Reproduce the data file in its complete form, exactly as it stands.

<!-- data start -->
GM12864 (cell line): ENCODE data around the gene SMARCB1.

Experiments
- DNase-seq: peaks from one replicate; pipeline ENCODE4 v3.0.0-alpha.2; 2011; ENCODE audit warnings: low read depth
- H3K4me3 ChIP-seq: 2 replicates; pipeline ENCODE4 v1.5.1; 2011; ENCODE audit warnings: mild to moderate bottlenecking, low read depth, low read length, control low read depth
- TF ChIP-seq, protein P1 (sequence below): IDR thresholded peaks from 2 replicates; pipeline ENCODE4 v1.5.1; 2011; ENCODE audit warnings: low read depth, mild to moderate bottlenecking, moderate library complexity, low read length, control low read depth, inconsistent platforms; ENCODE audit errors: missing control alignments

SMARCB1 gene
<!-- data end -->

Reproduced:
GM12864 (cell line): ENCODE data around the gene SMARCB1.

Experiments
- DNase-seq: peaks from one replicate; pipeline ENCODE4 v3.0.0-alpha.2; 2011; ENCODE audit warnings: low read depth
- H3K4me3 ChIP-seq: 2 replicates; pipeline ENCODE4 v1.5.1; 2011; ENCODE audit warnings: mild to moderate bottlenecking, low read depth, low read length, control low read depth
- TF ChIP-seq, protein P1 (sequence below): IDR thresholded peaks from 2 replicates; pipeline ENCODE4 v1.5.1; 2011; ENCODE audit warnings: low read depth, mild to moderate bottlenecking, moderate library complexity, low read length, control low read depth, inconsistent platforms; ENCODE audit errors: missing control alignments

SMARCB1 gene